9.  Is pruning messy?
Yep.  There's no way around that.  You can either have me clean up everything, work with me, do it yourself, or have your gardener clean it up.  Unfortunately, it's the last enjoyable part of the job.  You might have wood to burn or material for mulching/composting, if you want to go that route.

10.  Do you take care of diseases?
Some.  Removing disease may be as simple as cutting off branches that are infected.  For other diseases, you'll need to have someone who does infections, spraying, treatment, etc.  And those guys aren't usually the ones you want doing your aesthetic pruning.

11.  Do you do topiary or pom poms or lollipops or boxes?
I could, but I choose not to.  Natural-looking trees, ones that look like they were never altered, are my thing.  If you have a tree already in this kind of shape and it looks good but needs a little work, I'll probably help you.

12.  Can you keep a tree a certain size?
Pretty much, if you get a handle on it early enough and have a good strategy.  Others will disagree with me, but there are ways to do this, AND have it look perfectly natural.  I do this all the time with potted/bonsai trees.  In the ground, they grow much faster, and root pruning may be needed at some point.  A good example is a Giant Sequoia I planted in a friend's yard about 12 years ago.  It's still only about 2' tall and looks more like a small juniper.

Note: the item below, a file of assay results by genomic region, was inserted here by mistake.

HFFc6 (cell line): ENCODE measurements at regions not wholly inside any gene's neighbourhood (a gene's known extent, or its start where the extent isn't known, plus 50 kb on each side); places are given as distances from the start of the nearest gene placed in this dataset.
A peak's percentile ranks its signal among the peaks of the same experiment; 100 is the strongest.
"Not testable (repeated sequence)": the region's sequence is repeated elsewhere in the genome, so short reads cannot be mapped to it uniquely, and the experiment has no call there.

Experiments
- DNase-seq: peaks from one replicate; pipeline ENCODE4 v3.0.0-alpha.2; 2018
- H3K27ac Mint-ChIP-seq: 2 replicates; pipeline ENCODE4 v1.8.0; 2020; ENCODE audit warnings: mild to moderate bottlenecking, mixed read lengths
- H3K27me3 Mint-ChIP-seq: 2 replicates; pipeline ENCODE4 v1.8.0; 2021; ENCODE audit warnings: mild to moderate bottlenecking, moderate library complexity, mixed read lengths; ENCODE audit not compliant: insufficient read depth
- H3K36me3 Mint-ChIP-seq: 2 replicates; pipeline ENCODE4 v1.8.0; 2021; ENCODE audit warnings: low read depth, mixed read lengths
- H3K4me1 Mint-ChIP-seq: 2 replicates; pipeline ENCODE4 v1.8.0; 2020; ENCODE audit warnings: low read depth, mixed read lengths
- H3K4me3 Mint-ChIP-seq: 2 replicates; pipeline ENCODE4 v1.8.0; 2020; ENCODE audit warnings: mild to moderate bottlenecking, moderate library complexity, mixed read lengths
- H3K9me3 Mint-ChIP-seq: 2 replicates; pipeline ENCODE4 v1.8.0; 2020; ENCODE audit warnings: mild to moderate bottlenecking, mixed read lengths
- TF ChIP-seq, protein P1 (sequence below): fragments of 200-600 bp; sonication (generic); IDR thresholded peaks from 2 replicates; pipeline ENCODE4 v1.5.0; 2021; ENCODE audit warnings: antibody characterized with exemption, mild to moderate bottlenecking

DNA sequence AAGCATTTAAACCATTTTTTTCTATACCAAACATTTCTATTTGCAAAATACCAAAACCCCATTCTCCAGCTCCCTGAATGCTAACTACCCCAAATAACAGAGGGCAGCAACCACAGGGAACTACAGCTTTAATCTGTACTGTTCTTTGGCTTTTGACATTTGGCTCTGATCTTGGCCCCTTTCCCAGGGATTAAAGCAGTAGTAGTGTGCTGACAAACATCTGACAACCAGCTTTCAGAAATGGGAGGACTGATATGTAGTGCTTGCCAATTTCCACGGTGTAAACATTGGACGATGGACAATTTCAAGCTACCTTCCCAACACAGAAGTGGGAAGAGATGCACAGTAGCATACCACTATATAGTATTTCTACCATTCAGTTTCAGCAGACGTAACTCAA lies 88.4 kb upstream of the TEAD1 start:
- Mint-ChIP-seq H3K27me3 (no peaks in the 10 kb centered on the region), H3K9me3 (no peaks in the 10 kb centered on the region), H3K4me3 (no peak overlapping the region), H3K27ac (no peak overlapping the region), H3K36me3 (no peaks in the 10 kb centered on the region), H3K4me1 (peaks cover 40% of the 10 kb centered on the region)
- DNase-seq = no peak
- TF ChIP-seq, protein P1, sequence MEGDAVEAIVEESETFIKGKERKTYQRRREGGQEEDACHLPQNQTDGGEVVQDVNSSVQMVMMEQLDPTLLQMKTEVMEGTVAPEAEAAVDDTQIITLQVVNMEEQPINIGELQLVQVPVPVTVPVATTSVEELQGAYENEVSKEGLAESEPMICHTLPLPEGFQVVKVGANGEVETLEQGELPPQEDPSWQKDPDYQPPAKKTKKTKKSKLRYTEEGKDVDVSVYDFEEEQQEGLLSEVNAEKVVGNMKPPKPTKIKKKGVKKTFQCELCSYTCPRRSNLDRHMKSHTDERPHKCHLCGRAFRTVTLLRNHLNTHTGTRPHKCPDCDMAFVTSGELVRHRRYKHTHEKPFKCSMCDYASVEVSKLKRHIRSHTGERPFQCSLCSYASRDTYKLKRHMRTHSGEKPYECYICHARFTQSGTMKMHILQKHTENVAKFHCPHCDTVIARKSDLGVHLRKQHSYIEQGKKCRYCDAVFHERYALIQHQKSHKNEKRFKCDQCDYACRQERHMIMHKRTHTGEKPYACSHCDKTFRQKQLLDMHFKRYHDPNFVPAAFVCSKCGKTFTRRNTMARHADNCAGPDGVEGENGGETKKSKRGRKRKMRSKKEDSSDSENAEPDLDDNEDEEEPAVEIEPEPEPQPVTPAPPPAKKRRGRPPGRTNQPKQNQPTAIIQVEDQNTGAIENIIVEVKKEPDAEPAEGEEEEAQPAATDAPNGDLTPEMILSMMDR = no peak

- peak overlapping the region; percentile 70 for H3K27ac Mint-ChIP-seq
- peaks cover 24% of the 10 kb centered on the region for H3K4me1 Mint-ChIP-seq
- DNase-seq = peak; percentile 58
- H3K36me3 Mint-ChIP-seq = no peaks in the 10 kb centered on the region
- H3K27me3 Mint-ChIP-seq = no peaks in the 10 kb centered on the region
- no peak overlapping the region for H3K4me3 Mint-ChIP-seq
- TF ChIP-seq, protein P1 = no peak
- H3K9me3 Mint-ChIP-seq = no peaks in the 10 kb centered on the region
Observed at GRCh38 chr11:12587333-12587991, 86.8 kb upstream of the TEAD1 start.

13.  Do you plant trees?
Yes, but I'm not often asked.  I study trees a great deal, and can recommend or even plant trees that would work well for you.

14.  Do you follow the rules?
Yes and no.  I obviously try to follow the rules that are critical for the health and the best looks for the tree.  Other rules sometimes need to be fudged a bit if there's a more important rule or goal at hand.  This could be a lengthy discussion, so it's better to address any specifics directly as they pertain to a given tree.

15.  What are your limitations?
At this point, I'm pretty much limited to most trees under about 30' tall.  Yes above this may require equipment or courage I don't have right now.  But I can deal with the lower section of any tree and someone else can do the top stuff.  I'm likely to be prepared for trees up to about 45 feet tall in the near future.

16.  Do you specialize in any particular species?
It's funny that so many pruners"specialize" in Japanese maples, but nobody else seems to specialize in any other kind of tree.  I specialize in any kind of tree that simply needs to be its best.  How's that?  By the way, the last Japanese maple I saw that was pruned by an "expert" of at least 30 years, was messed up to the point where it will take years to look good, if ever.

17.  Can you teach or train me?